untitled-251.jpg

Hi.

Welcome! We're pumped you're visiting. Check out our videos, drop us an email, we'd love to get coffee and chat!

Finding Your Creative Space

Finding Your Creative Space

One of the most important aspects to helping yourself find a creative space is forming a routine that will get your brain in gear. If you don't like to be confined by the word 'routine', then think of it more like making a consistent environment in order to channel creative energy. 

The first part of this is being consistent. That means, making Being Creative a part of your everyday. What does that period of time look like to you? Editing? Blogging? Writing a book? Filming? Cooking? Crafting? Decorating? Drawing? Woodworking? Whatever it is, if you want to help wire your brain to optimize your creativity, you gotta be routine about it. So, like a habit, or any project you want to pursue and get better at, making it consistent in your life is essential. 

Sidebar to say: this doesn't work for everyone. I have writer friends who CANT write everyday because they get burned out. They write a couple times a week, and when they do, they end up spending hours and hours working. However, I'm sharing what has worked for me, and you can take and leave what you want. 

In the same vein as consistency, you also want to pick a time of day that works best for you. It was suggested to me once to map out a couple of my days, writing down times when I felt a lot of energy and was able to get a lot of work done, versus times when I was sluggish.

If you map it out for 3-5 days,  you'll start to see a pattern. Maybe you're vibrant in the mornings, able to get lots done, feel this is when you'd make the best creative moves, but get sluggish in the afternoon. Maybe you sleep in late, do best if you do your email answering, manual labor tasks through the middle and evening and then once night hits your time to shine comes out! Maybe you're a stay at home mom or dad and HAVE to choose to either get up early before everyone or stay up late after every one. If making that time for yourself is important (and I believe it is), then you'll want to make that extra effort if you can. Figure out what works best for you! Pick an hour or three and block that off as your daily creative space. 

creativespace.jpg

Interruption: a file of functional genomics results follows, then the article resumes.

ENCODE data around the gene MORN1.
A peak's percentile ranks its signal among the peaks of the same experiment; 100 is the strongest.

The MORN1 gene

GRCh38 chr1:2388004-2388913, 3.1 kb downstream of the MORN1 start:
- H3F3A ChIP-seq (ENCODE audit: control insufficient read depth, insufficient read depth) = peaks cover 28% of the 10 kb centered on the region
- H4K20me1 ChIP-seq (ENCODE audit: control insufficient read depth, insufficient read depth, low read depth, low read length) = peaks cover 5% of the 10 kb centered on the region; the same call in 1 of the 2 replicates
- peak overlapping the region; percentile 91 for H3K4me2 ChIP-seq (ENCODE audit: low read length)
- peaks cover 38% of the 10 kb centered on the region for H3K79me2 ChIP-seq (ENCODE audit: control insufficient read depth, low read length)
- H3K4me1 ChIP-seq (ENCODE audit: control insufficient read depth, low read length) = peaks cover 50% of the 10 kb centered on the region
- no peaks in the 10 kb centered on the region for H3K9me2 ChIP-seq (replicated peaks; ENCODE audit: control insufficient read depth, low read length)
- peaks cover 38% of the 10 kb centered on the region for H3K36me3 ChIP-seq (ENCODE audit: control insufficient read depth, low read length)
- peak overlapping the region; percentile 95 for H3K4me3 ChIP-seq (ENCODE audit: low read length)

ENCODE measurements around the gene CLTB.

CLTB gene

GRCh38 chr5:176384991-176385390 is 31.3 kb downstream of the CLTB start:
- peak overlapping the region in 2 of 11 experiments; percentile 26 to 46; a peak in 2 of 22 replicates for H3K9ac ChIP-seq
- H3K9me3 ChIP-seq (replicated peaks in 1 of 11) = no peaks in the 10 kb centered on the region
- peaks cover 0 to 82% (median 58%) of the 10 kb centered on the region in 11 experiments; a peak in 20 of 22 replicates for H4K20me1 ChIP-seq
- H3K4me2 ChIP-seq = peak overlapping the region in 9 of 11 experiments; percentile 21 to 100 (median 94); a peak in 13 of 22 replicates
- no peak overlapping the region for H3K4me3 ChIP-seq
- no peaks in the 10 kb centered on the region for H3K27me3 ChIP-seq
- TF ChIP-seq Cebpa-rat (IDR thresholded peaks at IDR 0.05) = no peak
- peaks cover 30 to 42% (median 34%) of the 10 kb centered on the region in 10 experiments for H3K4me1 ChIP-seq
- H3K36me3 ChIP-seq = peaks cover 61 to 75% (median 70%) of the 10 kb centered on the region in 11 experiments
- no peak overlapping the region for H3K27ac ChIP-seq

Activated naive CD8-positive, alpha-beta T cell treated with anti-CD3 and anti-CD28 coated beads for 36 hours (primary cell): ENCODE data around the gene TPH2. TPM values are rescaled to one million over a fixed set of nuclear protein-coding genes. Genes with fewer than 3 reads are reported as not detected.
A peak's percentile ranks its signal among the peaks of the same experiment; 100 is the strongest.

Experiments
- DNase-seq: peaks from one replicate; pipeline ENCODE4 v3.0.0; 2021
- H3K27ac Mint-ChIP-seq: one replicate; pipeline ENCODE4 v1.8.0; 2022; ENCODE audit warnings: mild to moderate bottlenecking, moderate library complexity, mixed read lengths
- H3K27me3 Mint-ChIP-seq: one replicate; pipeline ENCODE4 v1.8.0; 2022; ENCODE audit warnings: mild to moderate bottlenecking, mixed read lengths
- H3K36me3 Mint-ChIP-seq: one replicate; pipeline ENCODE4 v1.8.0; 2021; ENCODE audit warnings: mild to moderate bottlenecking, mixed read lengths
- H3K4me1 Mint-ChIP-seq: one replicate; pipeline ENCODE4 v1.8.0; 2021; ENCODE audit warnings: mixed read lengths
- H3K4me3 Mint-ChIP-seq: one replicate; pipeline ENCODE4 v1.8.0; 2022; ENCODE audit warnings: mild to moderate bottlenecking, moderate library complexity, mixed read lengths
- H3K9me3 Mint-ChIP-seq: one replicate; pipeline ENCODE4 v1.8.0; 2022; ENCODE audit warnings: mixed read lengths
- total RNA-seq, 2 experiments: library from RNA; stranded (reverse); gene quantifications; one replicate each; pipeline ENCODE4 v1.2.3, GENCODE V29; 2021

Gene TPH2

Lastly, as a part of your routine, you want to pick a place and form an atmosphere. The place could be your home, a coffee shop, the library, somewhere in nature, or any number of places where you are able to create. From there, how can you create a consistent atmosphere for yourself in order to train your brain that it's time to create? 

When I'm writing a book, I go to the same coffee shop every day, sit in the same general area so that the lighting is similar, and I order the same drink. My coffee sits on the right side of my computer, I wear headphones and listen to my writing playlist (you can follow me on Spotify), and I block out usually three hours to work. All of this combined, helps my brain to know that at that time everyday, in those circumstances, I expect it to make magic. 

Here's what happens if I switch it up: I go to the library one day, where I can't have my coffee, just a water, and I find a table to sit at, but the light from the windows is far away and all that's available is fluorescent lighting. There's no hum of conversation so my brain is already on alert for something else. I'm surrounded by books instead of space. It takes me twice as long to get into my grove and once I do, I've forced my brain into the creative space instead of going where it is already naturally trained. 

Now, if I began consistently going to the library at that time, I could retrain my brain to find my creativity there, but it would take a few days at least. 

Some of you will argue that you actually get inspired by going to new places, having different drinks, etc etc etc. Looking for inspiration and consistent creativity are different. If you're starting a new project, go somewhere new, that's great! BUT if you're trying to get a creative space each day to work on the same project or same type of project, make a routine for yourself. 

That works in the wedding industry too. For wedding photographers who are trying to blog, or trying to find creativity in editing--make that routine for yourself. Edit at the same time everyday, for the same amount of time, with the same drink on your desk or couch or bed or wherever you find yourself most productive. 

Next week, we'll talk about Forming a Creative Space by getting rid of distractions. 

Laurel Creek Manor Wedding | Tara + Dillon

Laurel Creek Manor Wedding | Tara + Dillon

Being Fat and Moving

Being Fat and Moving